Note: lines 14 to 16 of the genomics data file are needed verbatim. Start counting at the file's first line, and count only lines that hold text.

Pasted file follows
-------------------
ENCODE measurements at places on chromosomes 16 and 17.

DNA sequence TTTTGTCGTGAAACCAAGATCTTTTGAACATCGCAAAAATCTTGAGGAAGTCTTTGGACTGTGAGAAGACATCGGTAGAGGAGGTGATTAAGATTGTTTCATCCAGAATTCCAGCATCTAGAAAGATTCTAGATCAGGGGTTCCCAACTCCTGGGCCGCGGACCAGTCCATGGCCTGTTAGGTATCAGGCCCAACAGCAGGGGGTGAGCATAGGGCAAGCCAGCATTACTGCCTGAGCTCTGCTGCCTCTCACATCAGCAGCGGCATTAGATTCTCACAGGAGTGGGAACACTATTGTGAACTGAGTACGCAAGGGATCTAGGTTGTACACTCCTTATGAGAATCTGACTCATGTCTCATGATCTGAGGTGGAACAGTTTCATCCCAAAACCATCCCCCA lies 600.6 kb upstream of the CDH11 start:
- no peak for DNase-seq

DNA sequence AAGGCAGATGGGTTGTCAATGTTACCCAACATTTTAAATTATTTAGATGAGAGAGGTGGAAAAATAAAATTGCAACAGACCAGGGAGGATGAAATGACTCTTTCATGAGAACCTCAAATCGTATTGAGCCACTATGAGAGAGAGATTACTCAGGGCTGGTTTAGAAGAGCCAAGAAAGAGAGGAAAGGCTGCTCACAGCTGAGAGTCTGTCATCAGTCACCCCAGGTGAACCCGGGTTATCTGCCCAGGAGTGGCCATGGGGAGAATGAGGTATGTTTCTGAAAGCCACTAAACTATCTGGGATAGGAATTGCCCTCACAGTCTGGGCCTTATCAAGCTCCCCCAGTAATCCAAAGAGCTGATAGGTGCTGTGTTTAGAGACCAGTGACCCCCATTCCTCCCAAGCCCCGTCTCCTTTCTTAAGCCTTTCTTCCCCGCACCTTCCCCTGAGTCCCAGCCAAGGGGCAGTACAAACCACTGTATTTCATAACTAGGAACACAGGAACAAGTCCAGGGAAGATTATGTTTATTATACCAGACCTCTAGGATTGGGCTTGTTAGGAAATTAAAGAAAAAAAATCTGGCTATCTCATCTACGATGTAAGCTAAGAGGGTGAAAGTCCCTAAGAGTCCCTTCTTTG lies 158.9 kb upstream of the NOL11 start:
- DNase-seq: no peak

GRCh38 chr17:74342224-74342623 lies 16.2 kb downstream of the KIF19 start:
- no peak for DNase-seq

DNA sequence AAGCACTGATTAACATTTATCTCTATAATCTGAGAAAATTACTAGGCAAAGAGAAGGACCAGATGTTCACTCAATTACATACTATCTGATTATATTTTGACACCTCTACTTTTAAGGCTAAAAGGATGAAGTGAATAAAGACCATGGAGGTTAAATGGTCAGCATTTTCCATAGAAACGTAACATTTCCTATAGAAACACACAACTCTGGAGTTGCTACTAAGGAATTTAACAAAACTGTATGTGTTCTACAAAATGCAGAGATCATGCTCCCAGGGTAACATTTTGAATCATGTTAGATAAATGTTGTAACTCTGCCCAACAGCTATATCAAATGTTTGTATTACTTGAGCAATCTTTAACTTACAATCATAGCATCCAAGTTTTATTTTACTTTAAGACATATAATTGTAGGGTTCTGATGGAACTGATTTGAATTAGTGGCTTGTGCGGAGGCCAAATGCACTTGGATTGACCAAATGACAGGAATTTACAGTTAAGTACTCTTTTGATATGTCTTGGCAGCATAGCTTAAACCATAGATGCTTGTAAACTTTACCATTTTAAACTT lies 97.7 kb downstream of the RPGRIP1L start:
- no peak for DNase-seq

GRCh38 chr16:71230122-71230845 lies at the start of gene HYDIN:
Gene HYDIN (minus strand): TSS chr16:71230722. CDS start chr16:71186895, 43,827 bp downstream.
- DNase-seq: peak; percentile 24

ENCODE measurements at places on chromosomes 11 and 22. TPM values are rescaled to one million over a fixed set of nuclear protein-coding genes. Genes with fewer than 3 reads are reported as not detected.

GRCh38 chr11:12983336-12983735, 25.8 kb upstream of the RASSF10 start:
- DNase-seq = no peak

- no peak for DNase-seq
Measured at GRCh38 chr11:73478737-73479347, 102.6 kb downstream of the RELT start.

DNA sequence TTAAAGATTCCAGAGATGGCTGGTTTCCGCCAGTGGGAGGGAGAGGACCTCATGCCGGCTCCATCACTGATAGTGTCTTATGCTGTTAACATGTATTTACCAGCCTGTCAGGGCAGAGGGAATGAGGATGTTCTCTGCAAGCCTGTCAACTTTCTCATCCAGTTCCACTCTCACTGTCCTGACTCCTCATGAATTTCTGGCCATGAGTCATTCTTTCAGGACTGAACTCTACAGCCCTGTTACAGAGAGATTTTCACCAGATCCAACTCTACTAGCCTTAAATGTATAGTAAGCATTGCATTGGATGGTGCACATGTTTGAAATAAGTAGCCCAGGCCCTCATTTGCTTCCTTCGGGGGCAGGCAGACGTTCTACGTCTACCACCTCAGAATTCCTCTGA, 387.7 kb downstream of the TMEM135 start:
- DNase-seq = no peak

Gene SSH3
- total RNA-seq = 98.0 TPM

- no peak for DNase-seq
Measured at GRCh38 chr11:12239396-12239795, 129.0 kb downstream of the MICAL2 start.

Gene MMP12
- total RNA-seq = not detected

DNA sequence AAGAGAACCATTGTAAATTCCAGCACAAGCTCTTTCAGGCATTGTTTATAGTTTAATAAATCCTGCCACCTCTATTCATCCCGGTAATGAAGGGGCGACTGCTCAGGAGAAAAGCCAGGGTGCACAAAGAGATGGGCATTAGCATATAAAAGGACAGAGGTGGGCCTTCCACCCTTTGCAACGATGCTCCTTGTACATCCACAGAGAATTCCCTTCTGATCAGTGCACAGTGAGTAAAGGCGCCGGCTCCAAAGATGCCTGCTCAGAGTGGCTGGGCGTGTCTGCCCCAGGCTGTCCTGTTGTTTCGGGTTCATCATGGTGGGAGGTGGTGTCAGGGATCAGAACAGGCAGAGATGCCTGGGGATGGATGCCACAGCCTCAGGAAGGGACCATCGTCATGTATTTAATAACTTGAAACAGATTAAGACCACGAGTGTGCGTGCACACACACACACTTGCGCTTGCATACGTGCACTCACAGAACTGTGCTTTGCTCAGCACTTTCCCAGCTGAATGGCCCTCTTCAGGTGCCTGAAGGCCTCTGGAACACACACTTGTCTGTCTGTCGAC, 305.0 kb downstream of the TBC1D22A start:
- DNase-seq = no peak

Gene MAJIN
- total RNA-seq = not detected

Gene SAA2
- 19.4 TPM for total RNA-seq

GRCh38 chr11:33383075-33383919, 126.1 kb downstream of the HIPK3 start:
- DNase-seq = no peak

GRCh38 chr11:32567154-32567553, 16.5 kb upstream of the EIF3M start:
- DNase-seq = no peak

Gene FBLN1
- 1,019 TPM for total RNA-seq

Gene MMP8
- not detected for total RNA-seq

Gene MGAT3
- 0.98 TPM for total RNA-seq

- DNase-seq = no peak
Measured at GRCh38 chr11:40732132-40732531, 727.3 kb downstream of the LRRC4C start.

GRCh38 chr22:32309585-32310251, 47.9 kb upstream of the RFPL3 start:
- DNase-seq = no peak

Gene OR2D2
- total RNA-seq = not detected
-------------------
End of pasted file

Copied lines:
GRCh38 chr11:12983336-12983735, 25.8 kb upstream of the RASSF10 start:
- DNase-seq = no peak

- no peak for DNase-seq